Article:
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Sekisui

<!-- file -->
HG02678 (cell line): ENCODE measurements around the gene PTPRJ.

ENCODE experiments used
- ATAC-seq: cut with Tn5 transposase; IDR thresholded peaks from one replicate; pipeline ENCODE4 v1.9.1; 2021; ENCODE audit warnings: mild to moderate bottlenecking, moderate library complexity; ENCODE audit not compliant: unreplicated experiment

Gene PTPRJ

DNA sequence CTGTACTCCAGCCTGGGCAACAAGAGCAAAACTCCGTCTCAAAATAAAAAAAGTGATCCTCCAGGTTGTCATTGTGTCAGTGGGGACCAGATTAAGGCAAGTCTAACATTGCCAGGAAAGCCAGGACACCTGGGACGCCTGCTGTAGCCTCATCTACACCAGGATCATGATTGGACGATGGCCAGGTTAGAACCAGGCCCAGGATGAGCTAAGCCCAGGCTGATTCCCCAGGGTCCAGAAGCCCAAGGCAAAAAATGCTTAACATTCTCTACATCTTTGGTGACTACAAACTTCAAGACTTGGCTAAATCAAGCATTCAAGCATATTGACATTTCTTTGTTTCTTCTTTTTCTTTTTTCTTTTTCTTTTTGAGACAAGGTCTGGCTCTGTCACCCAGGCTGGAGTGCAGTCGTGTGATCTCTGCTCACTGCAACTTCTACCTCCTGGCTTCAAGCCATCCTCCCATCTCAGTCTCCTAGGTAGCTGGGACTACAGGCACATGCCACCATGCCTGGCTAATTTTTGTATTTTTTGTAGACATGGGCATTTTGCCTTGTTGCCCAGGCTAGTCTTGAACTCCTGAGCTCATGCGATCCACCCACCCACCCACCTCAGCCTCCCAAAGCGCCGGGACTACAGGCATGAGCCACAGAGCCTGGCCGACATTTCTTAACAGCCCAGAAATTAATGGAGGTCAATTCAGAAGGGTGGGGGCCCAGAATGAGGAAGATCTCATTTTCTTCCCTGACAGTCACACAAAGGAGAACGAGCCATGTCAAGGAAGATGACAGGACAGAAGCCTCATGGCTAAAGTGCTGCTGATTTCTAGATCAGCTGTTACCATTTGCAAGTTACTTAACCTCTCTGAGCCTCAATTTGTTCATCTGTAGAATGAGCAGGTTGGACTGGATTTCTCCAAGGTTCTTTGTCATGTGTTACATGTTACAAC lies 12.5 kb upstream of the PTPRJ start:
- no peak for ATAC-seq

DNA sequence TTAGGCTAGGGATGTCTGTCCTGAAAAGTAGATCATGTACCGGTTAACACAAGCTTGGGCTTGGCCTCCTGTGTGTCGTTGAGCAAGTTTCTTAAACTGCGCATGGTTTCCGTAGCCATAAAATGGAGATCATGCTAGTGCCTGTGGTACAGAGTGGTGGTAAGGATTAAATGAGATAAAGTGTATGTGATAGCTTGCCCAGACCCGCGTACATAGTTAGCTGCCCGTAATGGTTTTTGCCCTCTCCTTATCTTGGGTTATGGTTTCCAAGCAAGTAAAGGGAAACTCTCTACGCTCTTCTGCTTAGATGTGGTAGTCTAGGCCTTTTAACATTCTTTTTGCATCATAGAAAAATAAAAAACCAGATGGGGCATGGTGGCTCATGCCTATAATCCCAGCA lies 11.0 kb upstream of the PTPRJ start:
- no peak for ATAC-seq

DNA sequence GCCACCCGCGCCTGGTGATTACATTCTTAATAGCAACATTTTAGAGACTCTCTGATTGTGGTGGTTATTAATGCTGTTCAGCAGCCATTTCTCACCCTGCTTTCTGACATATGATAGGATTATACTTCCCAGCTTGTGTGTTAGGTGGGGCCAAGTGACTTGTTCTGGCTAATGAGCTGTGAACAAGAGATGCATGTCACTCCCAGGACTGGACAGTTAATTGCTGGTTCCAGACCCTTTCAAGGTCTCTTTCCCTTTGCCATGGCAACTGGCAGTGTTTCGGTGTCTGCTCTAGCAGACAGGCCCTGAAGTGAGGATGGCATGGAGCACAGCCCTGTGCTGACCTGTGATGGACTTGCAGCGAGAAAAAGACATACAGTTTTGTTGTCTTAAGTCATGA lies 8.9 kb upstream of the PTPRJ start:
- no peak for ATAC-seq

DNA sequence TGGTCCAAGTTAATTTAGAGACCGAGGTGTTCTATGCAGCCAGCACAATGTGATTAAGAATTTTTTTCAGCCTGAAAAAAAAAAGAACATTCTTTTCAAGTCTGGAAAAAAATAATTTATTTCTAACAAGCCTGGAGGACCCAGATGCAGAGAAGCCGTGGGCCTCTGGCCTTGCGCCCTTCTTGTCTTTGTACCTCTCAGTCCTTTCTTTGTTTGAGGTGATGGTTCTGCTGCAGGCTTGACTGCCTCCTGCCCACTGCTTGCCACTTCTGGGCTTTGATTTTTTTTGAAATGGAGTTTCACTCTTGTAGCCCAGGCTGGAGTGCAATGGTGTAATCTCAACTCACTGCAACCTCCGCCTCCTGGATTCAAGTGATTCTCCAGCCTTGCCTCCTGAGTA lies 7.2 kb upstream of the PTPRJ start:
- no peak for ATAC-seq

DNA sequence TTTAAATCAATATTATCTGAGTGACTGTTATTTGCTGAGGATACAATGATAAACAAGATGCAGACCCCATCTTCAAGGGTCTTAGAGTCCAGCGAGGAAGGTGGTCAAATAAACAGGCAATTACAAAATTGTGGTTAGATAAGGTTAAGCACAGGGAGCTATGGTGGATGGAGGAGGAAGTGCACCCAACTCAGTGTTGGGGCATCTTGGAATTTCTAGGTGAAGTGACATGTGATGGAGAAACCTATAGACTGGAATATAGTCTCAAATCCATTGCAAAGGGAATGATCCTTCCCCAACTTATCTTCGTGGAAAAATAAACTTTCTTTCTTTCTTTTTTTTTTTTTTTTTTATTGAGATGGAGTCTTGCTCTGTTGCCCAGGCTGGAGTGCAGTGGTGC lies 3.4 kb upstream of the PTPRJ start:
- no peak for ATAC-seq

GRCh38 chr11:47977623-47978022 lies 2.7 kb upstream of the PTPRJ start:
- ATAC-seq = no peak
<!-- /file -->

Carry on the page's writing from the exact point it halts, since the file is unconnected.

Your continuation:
Iron Chef Traditional Japanese restaurant offers much more than just sushi BY TRICIA CHILDRESS For a chef, preparing dinner at the James Beard House in New York is akin to a musician playing Carnegie Hall. Each week, both established and emerging chefs who are members of the James Beard Foundation have a chance to showcase their talents. Local Chef Yoshiyuki "Yoshi" Takusagawa had such an opportunity this past June. That evening's menu featured an Ocean Pyramid of Bluefin Tuna Tartare layered with Avocado Cucumber, Eel and Rice with cold Zaru Soba Salad; Crawfish-Miso Bisque with Japanese River Crab; Asian River Shrimp-filled carved Cucumbers with seared scallops, lump crabmeat, baby romaine, and plum ginger vinaigrette; Sake-soy- ginger marinated and roasted Veal Tenderloin with rice noodles and shimeji mushrooms; and Kuriyokan Red Bean Jelly with Chestnuts and fig wine. Wow. Seems a bit more impressive than, say, a sushi roll laden with raw fish, rice, and mayo. Chef Yoshi is co-owner of Sekisui, a new traditional Japanese restaurant in Huntersville. The other owner is Memphis restaurateur Jimmy Ishii who, after years with Benihana, opened the first Sekisui Pacific Rim in Memphis in 1989 and is credited with bringing sushi to that town. Ishii owns and has invested in several restaurant ventures. Chef Yoshi trained in Japanese traditional culinary arts for 10 years in his native Tokyo and has worked in restaurants in Tokyo, Osaka, Chicago, and Memphis. After a stint in the US, he returned home to be a sous chef in a Tokyo restaurant. While there he met Ishii through a mutual friend. They co-partnered and Yoshi arrived in Huntersville in April to open Sekisui. Sekisui is located in a non-descript red brick shopping center off Exit 23 (space formerly occupied by Asahi Japanese Restaurant). Immediately to the right of the door is a glistening wall of flowing water, glass and steel. The 100-seat restaurant, though calmed by the choice of the lilac wall color, is dynamic. The center dining section is defined by green-stained lattice woodwork. To the sides are more secluded nooks and towards the rear, a large private room. The sushi bar, fronted by a half dozen bar stools, has small colorful fish halogen lights dangling from lines overhead. Asian cuisine is well-worn territory for local food lovers. Thai and Vietnamese, which first showed up near the military bases in the eastern part of the state in the early 70s, have made strong showings here for the past two decades. Traditional Japanese cuisine was slower to catch on. First we had theatrical Japanese, then traditional Japanese restaurants, and with America's renewed interest in eating healthy foods we have everyday sushi in the grocery stores. Trendy Japanese restaurants have forsaken the soft strains of classical Shakuhachi, the delicate bamboo flute, and now their sushi chefs produce their tame creations to wildly popular music. But none of these is a category into which Chef Yoshi falls. His skillfully prepared dishes transcend these simplistic labels. Fish is important to this restaurant and Chef Yoshi receives his shipments of pristine fish from suppliers in Maine and California. His menu runs the full gamut of traditional Japanese cuisine, but it is the execution of these items that sets Sekisui apart. Chef Yoshi creates densely flavored shumai dumplings that seem almost weightless, and melt-in-your-mouth grilled shiitake mushrooms. The pale delicacy of tempura shrimp is lush among the tangle of udon noodles. On another plate are rows of thinly sliced sparkling fish resting on poufs of short grain. Wheels of crunchy vegetables, strands of daikon radish, and spicy crawfish prove irresistible. The food is stunning. Meanwhile, the wine list has 23 well-selected bottles, a selection of premium sake, and an assortment of domestic and imported beer. Something for everyone. The only problem at Sekisui is bemoaning your plight that you must choose among the items on the menu. The best deal is the "all you can eat" sushi from 5pm until 7pm for $16.95. However, forget "omakase" (bring me what you want) which may result in "same old" sushi. Specify the items you want from the menu and be dazzled with glittery ahi shrimp. Also be forewarned to wait since made to order sushi is labor intensive and the 5pm until 7pm time slot at Sekisui is popular.

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